It's funny. Other than her political views -- which, admittedly, are pretty far right -- she is an absolute saint. The point is that religion, rather than logic and humanist values, dictate her arguments and beliefs. I think this is true for many well meaning people in this country and throughout the world. "They" are good people and do want to live good lives, but hold some pretty crazy opinions based on religious conviction and not logic.

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Response to bayareamike (Reply #1)

Tue Apr 10, 2012, 10:25 AM

7. I have to disagree with your conclusion.

 

The Bible is not a history book or a science book or a map for real estate--I say that as a committed believer.

It is a book to justify the ways of God to humans (to paraphrase Milton).

It is arrogant in the extreme to believe that the Bible says God wants Zionists to kill Palestinians so they can steal their land. BTW, some of those Palestinians are Christians. See the book "Blood Brothers" by Chacour.

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Response to mistertrickster (Reply #7)

Wed Apr 11, 2012, 01:15 AM

10. As a Christian myself, I'm not sure what we're disagreeing on.

I was pointing out how my grandmother was using it to justify Israel's actions. I would never.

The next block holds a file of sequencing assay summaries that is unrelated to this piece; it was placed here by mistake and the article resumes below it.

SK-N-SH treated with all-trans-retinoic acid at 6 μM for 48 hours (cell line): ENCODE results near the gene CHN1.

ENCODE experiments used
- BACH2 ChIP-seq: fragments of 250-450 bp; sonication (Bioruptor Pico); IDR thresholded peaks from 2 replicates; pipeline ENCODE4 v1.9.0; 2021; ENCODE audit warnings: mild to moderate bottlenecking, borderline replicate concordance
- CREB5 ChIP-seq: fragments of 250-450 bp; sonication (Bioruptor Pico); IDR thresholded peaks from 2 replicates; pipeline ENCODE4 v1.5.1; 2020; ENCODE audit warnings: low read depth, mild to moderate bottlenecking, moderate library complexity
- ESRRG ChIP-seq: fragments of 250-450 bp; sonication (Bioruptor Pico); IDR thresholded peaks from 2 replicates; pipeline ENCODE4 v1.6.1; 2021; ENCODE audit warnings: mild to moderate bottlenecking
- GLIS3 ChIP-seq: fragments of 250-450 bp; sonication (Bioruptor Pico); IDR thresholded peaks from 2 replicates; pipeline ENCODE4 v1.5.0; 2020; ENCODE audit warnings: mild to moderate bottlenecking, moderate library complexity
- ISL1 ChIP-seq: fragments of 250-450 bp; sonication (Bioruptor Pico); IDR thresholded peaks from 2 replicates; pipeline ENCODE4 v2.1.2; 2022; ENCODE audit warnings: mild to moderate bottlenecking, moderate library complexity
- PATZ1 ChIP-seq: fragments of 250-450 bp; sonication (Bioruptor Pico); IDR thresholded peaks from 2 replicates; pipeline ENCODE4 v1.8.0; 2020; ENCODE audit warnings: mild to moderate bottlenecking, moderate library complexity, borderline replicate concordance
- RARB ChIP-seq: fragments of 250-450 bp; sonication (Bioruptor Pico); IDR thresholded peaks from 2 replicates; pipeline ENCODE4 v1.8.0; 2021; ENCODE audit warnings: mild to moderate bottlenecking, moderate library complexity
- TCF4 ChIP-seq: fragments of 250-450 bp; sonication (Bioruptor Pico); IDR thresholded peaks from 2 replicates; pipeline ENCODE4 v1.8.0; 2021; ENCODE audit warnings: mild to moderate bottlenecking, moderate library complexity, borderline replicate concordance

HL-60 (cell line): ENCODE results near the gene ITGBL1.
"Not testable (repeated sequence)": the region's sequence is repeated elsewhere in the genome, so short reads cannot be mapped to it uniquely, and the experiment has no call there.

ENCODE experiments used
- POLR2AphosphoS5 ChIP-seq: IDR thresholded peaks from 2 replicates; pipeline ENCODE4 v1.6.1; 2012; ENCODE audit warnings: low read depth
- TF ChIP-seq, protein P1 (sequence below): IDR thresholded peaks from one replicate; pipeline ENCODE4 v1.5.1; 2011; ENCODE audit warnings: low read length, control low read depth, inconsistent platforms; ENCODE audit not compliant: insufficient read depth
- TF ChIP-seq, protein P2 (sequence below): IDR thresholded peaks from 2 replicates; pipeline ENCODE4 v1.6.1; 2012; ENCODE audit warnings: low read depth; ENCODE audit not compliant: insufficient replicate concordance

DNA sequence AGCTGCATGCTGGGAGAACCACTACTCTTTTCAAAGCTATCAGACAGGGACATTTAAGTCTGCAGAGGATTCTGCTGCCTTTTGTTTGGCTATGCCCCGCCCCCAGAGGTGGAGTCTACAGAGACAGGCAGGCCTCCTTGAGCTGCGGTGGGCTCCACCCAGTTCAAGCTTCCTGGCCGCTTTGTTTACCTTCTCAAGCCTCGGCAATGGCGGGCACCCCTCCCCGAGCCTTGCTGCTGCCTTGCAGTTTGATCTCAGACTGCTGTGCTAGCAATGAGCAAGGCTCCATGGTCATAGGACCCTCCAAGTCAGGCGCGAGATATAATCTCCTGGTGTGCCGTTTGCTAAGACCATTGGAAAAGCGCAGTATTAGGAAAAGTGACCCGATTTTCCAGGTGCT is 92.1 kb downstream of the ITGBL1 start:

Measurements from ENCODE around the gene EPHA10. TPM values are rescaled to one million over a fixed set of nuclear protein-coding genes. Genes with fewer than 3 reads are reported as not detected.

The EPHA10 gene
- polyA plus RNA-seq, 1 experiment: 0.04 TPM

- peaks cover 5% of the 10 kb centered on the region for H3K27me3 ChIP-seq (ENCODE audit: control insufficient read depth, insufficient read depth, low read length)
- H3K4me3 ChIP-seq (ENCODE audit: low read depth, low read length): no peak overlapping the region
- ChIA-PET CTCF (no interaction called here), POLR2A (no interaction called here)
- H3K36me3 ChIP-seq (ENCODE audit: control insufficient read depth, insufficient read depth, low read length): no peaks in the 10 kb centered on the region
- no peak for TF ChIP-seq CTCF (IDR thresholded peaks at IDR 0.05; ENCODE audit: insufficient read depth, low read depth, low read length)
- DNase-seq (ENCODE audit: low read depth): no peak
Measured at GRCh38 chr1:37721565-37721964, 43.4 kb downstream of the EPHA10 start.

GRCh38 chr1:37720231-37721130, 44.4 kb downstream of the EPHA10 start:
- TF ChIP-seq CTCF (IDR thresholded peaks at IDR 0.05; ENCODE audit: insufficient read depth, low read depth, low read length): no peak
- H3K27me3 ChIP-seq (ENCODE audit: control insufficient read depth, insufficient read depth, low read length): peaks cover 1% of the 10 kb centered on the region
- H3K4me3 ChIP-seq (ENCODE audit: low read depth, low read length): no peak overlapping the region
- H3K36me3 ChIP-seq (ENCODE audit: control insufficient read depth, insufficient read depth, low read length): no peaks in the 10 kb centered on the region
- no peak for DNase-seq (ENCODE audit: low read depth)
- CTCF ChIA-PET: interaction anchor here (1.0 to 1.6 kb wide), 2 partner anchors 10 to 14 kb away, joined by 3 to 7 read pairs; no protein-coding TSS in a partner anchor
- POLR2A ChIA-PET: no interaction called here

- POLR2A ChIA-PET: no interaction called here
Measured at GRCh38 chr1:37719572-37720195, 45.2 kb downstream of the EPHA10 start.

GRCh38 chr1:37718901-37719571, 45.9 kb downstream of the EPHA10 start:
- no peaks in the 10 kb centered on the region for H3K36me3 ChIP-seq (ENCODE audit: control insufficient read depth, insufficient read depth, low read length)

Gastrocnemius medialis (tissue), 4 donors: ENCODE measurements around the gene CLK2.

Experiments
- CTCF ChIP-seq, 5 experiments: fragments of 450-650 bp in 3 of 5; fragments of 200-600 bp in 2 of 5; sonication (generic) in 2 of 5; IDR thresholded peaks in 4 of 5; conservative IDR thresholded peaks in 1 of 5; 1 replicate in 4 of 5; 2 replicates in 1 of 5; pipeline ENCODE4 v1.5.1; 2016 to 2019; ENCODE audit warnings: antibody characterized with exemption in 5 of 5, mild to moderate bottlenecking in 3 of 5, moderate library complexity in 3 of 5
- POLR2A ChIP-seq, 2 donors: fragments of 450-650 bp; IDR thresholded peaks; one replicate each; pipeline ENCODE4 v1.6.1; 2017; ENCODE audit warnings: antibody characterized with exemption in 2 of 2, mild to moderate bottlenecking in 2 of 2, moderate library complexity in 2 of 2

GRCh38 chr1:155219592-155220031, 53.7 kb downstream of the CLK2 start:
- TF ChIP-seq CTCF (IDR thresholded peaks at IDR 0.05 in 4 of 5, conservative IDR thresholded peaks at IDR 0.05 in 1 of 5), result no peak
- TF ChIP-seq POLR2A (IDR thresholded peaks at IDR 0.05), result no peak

It is arrogant to believe that the Bible can be used to justify such action -- that is exactly the problem that we face. Many do use it to justify political action; in fact, many base their policy decisions on religion and the Bible. See: the GOP.

Also, I'm very aware that the region is religiously diverse. Historically, Christians, Jews, and Muslims got along peacefully in the region. Contrary to the popular opinion/talking point that "there has always been conflict in the Middle East", that is not historically accurate.

So, again. What are we disagreeing on?

Edit: I'm paraphrasing, but she said: biblically the land belongs to the Israelis. The Muslims/Arabs/Palestinians/etc. should be forced out.

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Response to bayareamike (Reply #10)

Wed Apr 11, 2012, 03:17 AM